1. Restraint, which is the form of Physical Intervention used with the intention of overpowering a child, may only be used where there is likely Significant Harm or Serious Damage to Property;
  2. Other forms of Physical Intervention, such as Holding, Touching or Presence, are less forceful and restrictive than Restraint, and may used to protect children or others from Injury which is less than Significant or to prevent Damage to Property which is less than serious;
  3. Restraint may not be used to force compliance or as a punishment where Significant Harm or serious damage to property are not otherwise likely;
  4. Before Restraint or any other form of Physical Intervention is used, staff must be satisfied that it is necessary because there is a risk of injury or damage to property and that:
    1. The injury or damage is likely in the Predictable Future;
    2. The intervention is Immediately Necessary;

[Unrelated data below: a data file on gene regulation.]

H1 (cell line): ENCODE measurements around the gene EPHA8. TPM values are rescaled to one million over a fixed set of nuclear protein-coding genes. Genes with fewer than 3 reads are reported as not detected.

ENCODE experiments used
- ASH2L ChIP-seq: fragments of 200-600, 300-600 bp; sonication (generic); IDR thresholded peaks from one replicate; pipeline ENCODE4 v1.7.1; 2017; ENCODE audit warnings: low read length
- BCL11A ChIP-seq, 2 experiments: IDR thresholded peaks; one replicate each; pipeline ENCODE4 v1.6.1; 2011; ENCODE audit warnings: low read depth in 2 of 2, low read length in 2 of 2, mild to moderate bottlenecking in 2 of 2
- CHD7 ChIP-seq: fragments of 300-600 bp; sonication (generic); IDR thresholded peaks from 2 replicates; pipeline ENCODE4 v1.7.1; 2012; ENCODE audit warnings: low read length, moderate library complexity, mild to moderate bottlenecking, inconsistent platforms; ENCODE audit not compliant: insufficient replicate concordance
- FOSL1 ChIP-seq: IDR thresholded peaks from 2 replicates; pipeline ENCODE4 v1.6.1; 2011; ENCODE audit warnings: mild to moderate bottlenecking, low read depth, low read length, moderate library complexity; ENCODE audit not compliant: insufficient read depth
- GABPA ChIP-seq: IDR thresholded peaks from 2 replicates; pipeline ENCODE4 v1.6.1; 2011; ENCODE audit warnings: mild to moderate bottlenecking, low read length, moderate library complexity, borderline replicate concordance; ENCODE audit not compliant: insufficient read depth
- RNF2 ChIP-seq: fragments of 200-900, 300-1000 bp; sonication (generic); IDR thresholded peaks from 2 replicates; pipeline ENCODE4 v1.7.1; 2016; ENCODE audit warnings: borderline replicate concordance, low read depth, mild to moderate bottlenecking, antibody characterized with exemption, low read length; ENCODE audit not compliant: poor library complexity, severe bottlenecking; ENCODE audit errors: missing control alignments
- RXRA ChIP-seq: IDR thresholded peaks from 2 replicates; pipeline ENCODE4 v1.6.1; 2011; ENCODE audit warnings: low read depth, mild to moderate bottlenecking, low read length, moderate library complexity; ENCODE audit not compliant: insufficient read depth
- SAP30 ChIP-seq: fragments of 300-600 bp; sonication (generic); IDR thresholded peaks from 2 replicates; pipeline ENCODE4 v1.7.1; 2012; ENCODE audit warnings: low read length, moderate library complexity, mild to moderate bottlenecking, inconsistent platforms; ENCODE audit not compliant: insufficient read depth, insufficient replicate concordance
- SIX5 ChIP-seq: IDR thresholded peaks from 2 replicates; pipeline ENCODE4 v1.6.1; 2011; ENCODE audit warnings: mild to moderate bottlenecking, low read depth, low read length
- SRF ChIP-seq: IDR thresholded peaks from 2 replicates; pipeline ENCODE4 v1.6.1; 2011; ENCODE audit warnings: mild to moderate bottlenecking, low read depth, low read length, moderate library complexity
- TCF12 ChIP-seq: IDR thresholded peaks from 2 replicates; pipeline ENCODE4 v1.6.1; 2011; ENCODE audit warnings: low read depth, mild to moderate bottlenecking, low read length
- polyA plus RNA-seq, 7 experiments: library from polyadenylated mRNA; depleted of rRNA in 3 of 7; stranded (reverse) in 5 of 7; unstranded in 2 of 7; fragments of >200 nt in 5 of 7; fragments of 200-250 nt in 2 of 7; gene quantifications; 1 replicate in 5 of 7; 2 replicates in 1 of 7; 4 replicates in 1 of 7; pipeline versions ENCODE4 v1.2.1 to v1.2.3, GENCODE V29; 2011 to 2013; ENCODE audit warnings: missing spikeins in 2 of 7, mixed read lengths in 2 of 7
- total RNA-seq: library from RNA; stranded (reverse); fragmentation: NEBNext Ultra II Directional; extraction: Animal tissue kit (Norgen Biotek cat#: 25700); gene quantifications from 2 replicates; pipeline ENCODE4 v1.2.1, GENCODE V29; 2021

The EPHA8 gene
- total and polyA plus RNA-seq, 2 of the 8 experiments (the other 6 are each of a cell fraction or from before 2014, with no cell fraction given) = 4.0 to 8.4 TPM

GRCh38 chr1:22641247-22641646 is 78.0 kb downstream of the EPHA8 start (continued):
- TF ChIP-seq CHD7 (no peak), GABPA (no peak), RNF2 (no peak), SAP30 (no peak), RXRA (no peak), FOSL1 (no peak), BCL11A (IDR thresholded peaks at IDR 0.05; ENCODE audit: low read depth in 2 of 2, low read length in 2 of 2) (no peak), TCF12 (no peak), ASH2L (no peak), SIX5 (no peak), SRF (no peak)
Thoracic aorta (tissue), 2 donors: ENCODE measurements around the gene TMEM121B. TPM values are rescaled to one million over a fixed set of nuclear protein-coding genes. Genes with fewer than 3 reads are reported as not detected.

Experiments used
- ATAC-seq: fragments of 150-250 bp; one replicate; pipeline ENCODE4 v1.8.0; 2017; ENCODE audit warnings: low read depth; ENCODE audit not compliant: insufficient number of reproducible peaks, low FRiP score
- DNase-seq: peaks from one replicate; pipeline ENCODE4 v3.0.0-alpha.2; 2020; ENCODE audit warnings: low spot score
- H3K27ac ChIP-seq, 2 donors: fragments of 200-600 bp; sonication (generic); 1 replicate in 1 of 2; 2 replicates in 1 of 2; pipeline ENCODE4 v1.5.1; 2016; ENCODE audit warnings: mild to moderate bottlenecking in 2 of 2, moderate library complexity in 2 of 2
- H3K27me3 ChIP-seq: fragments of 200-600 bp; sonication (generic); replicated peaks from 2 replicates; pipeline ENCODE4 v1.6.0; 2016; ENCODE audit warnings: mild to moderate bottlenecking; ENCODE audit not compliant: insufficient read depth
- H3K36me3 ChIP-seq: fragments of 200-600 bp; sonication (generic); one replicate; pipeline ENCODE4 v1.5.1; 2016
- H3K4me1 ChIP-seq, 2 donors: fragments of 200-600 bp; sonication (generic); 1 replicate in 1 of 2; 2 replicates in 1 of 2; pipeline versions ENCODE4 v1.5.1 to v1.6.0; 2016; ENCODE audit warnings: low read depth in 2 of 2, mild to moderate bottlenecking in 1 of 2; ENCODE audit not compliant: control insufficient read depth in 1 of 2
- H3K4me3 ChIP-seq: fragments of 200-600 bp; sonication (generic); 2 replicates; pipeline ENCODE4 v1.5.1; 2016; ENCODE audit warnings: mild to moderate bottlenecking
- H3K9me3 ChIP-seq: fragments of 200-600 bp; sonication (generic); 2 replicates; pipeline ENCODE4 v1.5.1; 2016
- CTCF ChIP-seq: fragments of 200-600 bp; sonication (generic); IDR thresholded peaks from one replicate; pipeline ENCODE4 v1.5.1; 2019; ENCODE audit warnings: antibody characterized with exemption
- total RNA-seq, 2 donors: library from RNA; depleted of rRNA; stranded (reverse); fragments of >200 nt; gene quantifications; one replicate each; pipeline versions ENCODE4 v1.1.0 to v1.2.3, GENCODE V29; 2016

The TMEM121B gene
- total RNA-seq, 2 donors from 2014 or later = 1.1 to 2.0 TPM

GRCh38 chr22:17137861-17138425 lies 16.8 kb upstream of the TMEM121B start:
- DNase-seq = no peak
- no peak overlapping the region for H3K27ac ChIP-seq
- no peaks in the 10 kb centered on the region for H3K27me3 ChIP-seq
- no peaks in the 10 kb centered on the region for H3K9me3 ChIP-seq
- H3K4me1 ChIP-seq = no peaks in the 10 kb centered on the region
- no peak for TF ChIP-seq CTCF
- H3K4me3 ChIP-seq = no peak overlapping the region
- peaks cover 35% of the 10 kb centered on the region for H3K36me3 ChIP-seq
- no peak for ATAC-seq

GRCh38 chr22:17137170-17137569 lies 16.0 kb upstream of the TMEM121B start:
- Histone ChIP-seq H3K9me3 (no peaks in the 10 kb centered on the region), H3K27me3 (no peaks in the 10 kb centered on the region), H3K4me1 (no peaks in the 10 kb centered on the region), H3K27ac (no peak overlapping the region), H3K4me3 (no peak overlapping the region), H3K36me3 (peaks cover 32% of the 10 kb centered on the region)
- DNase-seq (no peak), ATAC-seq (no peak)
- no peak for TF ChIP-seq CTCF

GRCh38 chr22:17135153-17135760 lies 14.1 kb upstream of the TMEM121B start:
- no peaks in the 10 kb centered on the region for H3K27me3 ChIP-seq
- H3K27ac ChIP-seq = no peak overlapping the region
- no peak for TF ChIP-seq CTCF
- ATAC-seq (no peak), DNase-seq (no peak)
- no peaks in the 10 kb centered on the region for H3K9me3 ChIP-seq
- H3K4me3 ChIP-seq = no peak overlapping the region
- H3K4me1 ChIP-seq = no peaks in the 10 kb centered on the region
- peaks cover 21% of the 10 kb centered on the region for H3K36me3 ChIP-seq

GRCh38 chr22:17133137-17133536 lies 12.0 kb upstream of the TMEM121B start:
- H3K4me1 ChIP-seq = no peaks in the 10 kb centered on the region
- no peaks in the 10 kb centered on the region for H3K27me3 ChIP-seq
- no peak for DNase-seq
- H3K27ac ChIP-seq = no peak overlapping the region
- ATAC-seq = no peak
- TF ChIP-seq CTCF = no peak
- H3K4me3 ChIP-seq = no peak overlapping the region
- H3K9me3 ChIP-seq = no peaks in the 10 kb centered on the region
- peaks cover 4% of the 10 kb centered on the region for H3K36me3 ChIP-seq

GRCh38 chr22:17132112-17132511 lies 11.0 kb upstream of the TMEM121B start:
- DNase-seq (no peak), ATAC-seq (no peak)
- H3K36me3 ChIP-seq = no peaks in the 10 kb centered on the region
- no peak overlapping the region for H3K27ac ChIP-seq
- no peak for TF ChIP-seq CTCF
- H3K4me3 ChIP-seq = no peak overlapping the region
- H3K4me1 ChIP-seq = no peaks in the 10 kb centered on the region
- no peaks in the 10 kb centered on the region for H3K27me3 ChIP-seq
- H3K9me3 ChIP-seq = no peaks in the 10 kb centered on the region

3. The actions or interventions taken will be as a Last Resort;
    4. That any force or intervention used is the Minimum Necessary to achieve the objective.

A child/young person can be prevented from the leaving the home if it is felt they are at significant harm in the following circumstances:

  • Sexual Exploitation;
  • Gang Related Activities;
  • Use of drugs.

Any restriction of a young person’s liberty should be for the minimum amount of time possible and in response to immediate danger. Staff will need to ensure that in the recording of this incident they clearly outline all the steps taken to prevent the need to restrict the child’s liberty using physical means.

If a young person continually requires this level of intervention to help them to remain safe, there must be clear evidence of a planning meeting with the placing authority to consider the appropriateness of the placement. It may be recognised that this is a process of testing and an agreement regarding strategies will be set and reviewed in conjunction with the local authority, this will need to be clearly documented and any agreement must not conflict with regulations regarding ‘Deprivation of Liberty’. See below.